in the seventeenth century is therefore its secularization. It
was the first deliberate attempt to use music on a large scale
for extra-ecclesiastical purposes; and to express in musical
terms the emotions and psychical states of man which are
not included in the conventional circuit of what is commonly



ANTECEDENTS 5

conceived to be religion. It is unnecessary to discuss here
how far the conception of what were fit to be defined as
religious states of mind may be expanded. For the pur-
poses of estimating the change, and understanding this
period of musical history, the generally accepted meaning
of the tei-ms secular and ecclesiastical is sufficient. More-
over, the religion of Europe had not, at the end of the
sixteenth century, been split up into countless sects, and
though there were divisions in the Reformed Church already,
they were too recent to produce different kinds of distinctive
music. Sacred music of the artistic kind was therefore con-
terminous with the music of the Roman Church ; and by the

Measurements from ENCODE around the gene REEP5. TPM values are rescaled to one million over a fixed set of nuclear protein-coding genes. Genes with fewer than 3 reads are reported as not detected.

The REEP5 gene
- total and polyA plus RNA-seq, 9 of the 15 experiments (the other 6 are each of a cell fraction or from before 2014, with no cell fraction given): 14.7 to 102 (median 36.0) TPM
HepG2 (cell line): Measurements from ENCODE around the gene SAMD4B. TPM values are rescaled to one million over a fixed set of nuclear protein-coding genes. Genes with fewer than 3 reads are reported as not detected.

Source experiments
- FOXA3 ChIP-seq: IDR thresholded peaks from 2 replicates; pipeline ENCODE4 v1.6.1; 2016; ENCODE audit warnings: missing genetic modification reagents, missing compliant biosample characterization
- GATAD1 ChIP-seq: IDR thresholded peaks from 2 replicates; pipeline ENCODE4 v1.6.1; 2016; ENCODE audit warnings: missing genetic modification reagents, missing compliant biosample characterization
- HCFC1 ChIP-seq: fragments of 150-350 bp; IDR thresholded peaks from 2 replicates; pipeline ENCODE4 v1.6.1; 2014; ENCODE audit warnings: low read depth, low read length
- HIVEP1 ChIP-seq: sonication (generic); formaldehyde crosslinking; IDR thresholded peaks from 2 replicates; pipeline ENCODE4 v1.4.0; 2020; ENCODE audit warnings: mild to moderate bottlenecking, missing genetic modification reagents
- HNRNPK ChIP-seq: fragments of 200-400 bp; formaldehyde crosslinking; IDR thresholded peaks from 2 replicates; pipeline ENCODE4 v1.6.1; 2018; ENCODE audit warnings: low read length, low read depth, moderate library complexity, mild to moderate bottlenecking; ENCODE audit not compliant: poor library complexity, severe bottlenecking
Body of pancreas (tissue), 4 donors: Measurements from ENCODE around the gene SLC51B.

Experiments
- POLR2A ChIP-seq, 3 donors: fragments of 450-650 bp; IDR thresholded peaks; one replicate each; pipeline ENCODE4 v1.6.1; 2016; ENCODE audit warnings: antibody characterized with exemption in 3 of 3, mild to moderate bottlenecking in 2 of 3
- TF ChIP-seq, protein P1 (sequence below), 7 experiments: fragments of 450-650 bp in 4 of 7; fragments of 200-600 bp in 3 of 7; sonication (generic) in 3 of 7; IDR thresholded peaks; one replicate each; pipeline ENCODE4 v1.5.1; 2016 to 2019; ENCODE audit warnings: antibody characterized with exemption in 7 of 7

end of the sixteenth century this had become a very highly
and delicately organized product, though limited in range
because it was devised essentially for devotional purposes, and
to express with the subtlest nicety possible the subjective
religious characteristics of the old Church. The essential
principle of this devotional choral music was the polyphonic
texture, which maintained the expressive individuality of the
separate voice-parts out of which the mass of the harmony
was compounded. The methods of procedure had been
evolved by adding melodious voice-parts to a previously-
assumed melody, which was called the * Canto Fermo,^ and
served as the foimdation and inner thread of the composition.
The result of this method of writing was to obliterate
the effect of rhythm and metric organization altogether.
The separate voice-parts sometimes had rhythmic qualities